How To Manage Yourself And Negotiate Effectively

By Dan Schawbel

When people think about negotiation, they immediately think of having to influence someone else but Erica Ariel Fox says you have to manage yourself first. Erica is the New York Times Bestselling author of Winning From Within: A Breakthrough Method for Leading, Living, and Lasting Change. She teaches negotiation at Harvard Law School, where she began teaching in 1996. A highly sought-after advisor, Erica works with senior leaders around the world with her partners at Mobius Executive Leadership, and she’s also a Senior Advisor to McKinsey Leadership Development. In this brief interview, she talks about why you need to learn how to negotiate with yourself, the four primary negotiators and how to best manage them and more.

Dan Schawbel: What types of negotiations do we have with ourselves at work?

Erica Ariel Fox: You negotiate with yourself every time you’re of two minds about what to do. Should I stay late and please my boss, or get home in time for Date Night? Bend the rules a little like everyone else, or uphold higher ethical standards than my teammates? Ask why I got a 3 on my performance review when I expected a 4 or 5, or not rock the boat? The inner negotiation goes on all day at work: should I say yes, no, or stall for time? Speak my mind or hold my tongue? When you start looking for it, you’ll notice right away how often you negotiate with yourself before deciding what to do. That’s why learning to negotiate effectively with yourself is one of the most important skills you can build for your job, and in your home life, too.

Dan: Why is there a gap between what we say we’re going to do and actually do when we talk to our co-workers and/or manager?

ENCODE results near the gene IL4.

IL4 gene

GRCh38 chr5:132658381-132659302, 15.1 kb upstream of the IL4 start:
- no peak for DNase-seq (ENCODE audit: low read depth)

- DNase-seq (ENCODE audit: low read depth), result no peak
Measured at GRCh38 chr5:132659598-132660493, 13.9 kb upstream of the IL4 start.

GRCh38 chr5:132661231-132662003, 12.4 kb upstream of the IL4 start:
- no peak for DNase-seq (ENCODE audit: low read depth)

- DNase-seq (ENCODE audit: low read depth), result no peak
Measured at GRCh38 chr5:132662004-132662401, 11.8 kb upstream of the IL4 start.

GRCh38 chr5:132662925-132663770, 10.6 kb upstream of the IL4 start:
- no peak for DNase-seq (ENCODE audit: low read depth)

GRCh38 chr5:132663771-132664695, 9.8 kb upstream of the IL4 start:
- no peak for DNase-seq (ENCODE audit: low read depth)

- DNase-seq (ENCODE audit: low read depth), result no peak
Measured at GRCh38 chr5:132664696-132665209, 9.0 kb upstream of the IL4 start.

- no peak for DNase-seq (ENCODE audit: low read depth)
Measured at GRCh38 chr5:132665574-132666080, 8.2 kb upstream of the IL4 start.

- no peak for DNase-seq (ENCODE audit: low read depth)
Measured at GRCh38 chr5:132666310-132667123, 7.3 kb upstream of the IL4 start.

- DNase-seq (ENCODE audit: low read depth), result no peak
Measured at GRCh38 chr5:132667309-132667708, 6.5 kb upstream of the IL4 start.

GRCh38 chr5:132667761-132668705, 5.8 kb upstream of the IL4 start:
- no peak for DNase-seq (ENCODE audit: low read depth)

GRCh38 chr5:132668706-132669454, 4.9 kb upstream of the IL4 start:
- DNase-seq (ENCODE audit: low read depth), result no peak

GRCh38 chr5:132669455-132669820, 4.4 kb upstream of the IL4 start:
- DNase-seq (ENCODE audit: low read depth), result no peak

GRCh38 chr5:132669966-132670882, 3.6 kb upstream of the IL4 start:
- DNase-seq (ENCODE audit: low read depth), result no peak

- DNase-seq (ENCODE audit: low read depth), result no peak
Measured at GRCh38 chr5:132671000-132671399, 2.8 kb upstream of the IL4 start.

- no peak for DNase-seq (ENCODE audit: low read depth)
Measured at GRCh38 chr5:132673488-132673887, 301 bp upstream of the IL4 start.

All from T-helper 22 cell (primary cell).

EAF: Everyone knows the experience of going into a conversation intending to do one thing, and then ending up handling the discussion totally differently. You want to encourage your colleague about his report, but once you begin talking with him about it, you end up giving a blunt critique. You promise yourself you’ll speak up at the company “Town Hall” meeting, but when the time comes, you sit there silently. I call this common phenomenon The Performance Gap, the difference between what you intend to do in ideal circumstances, and what you actually do in real life. This happens in part because people underestimate the role of the negotiation within. They prepare what they want to say, but don’t anticipate the inner conflict that happens when the moment of truth arrives. If you understand your primary inner negotiators, then you know about the inner tug-of-war and how it works. Now you can prepare to handle the negotiation within successfully, and close the Performance Gap that pops up when you meet with other people.

Dan: Can you name the four primary negotiators and how to best manage them?

EAF: Everyone has different sides of themselves. I focus on a few primary inner negotiators that I call The Big Four. In working with thousands of professionals over nearly 20 years, all across the world, I find these same four time and again to hold the key that unlocks someone’s full potential.

The Big Four are:

  • Your Dreamer, or inner CEO. This part of you operates on intuition, and imagines big possibilities for the future.
  • Your Thinker, or inner CFO. This part uses facts and logic to make rational assessments, to evaluate options and manage risk.
  • Your Lover, or inner VP of HR. This part of you runs on emotion, values relationships, and excels at communicating with other people.